They’re Rich and Famous and In Foreclosure
Saturday, January 22, 2011
How does Nicolas Cage get behind on his mortgage payments? The same way other rich and famous people do.
“They’ve stretched themselves higher than they probably should have,” says John Anderson, owner of Twin Oaks Realty in Minneapolis and a National Association of Realtors expert in foreclosures. Some couldn’t keep up when the rates on their adjustable rate mortgages shot up, Anderson says. Price drops at the high end of the market were so steep that a sale wouldn’t cover the debt. In other words, high-end homeowners face the same problems that plague the not-so-rich-and-famous.
Here are five of the biggest names on the of list homeowners falling to foreclosure. We’ve included a bit of info about the current markets where these stars once lived. You know, in case you’d like to hunt for a foreclosure deal in one of those tony neighborhoods.
The star: He’s an Academy Award-winning actor (for “Leaving Las Vegas”), nephew of multiple-Oscar-winning filmmaker Francis Ford Coppola and the former son-in-law of Elvis.
The house: Make that “houses.” In November 2009, Cage lost two New Orleans homes — one in the French Quarter, the other in the Garden District — worth a combined $6.8 million, according to a CNNMoney.com report. Cage was behind $5.5 million in mortgage payments and he owed $151,730 in property taxes to the city of New Orleans. Regions Banks paid $4.5 million for the properties.
The market: One in 720 homes in Orleans Parish had foreclosure filings in November 2010, according to RealtyTrac. The average foreclosure sales price in the city was close to $110,000.
The star: She’s best known as Richie Cunningham’s freckle-faced little sister Joanie on the 1970s sitcom “Happy Days” and co-star of the spinoff “Joanie Loves Chachi.”
The house: Los Angeles County court records posted on the entertainment website TMZ.com show that Moran, also known by her married name Erin Fleishmann, owed $315,930 on the Palmdale, Calif., home. The Bank of New York Mellon Trust Company bought the house at auction for $291,150 in July 2010. According to TMZ, Moran stayed in the home after losing it to the bank and had to be evicted.
The market: Palmdale, just north of Los Angeles, posted foreclosure filings in November 2010 on one in 80 housing units. The average foreclosure sales price was around $154,000.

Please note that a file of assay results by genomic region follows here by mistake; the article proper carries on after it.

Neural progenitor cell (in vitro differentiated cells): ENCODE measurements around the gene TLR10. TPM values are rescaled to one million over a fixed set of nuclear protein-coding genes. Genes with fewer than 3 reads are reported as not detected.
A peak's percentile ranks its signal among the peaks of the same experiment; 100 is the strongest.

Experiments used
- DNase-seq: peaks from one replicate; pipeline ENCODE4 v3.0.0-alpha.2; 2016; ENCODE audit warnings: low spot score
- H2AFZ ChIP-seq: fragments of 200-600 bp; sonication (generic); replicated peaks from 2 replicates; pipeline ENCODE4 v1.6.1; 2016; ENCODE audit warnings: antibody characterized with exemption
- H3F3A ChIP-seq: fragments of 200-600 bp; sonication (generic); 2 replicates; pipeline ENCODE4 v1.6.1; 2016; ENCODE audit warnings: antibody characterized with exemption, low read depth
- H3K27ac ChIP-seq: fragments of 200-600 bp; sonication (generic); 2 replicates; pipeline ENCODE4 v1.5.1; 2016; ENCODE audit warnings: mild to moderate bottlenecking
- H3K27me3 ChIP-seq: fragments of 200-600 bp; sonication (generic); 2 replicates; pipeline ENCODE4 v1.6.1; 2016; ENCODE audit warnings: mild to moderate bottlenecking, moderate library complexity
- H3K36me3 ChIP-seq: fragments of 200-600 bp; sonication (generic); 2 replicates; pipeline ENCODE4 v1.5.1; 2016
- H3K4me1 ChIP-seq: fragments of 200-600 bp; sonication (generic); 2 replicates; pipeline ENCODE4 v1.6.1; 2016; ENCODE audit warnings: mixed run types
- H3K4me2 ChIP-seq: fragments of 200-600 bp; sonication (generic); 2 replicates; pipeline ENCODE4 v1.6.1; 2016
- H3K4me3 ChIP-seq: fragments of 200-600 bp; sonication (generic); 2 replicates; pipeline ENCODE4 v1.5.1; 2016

The star: Viewers of Bravo’s “Real Housewives of Atlanta,” may remember Wu-Hartwell from the first season as one of the network’s touted “six fabulous women from Atlanta’s social elite.” Hubby Edgerton Hartwell, the former Oakland Raiders linebacker, made frequent appearances.
The house: According to court records posted on TMZ.com, the couple borrowed $2.9 million to buy their suburban mansion in June 2007. Just more than two years later, Bank of America paid $1.9 million for the house at a foreclosure sale at the Forsyth County, Ga., courthouse, after the Hartwells defaulted on their adjustable-rate mortgage from the bank.
The market: RealtyTrac reports there were foreclosure filings on one in 248 housing units in Forsyth County in November 2010. The average foreclosure sales price was around $210,000.
The star: Nicknamed “Nails,” the former Major League Baseball pro was an outfielder for the Mets and the Phillies during the late 1980s and early 1990s. After filing for Chapter 11 bankruptcy in 2009, Dykstra, in a move many found ironic, started an online financial advisory firm in 2010 called Nails Investments.
The house: Dykstra bought the 6.5-acre property in Thousand Oaks, Calif., from hockey pro Wayne Gretzky for $18.5 million in 2007, according to the Los Angeles Times. He lost the house in a Ventura County foreclosure sale in November 2010 to a winning bid of $760,712, the newspaper reported. Dykstra owed about $12 million to JPMorgan Chase.
The market: One in 201 homes in Ventura County received a foreclosure filing in November 2010, according to RealtyTrac. The average foreclosure sales price was in the neighborhood of $382,000.
The star: The name is Hearst’s claim to fame. She’s the widow of newspaper heir Randolph Hearst and stepmother of Patricia Hearst, who was kidnapped by left-wing guerrillas in 1974.
The house: Located Manalapan, Fla., near Palm Beach, the Villa Venezia was originally built for the great-grandson of railroad tycoon Cornelius Vanderbilt. According to The Palm Beach Post, the 52-room, 28,000-square-foot mansion sold to New Stream Capital for $22 million at a Palm Beach County auction in February 2008.
The market: One in 211 housing units in Palm Beach County received a foreclosure filing in November 2010, reports RealtyTrac. The average foreclosure sales price was about $137,000.
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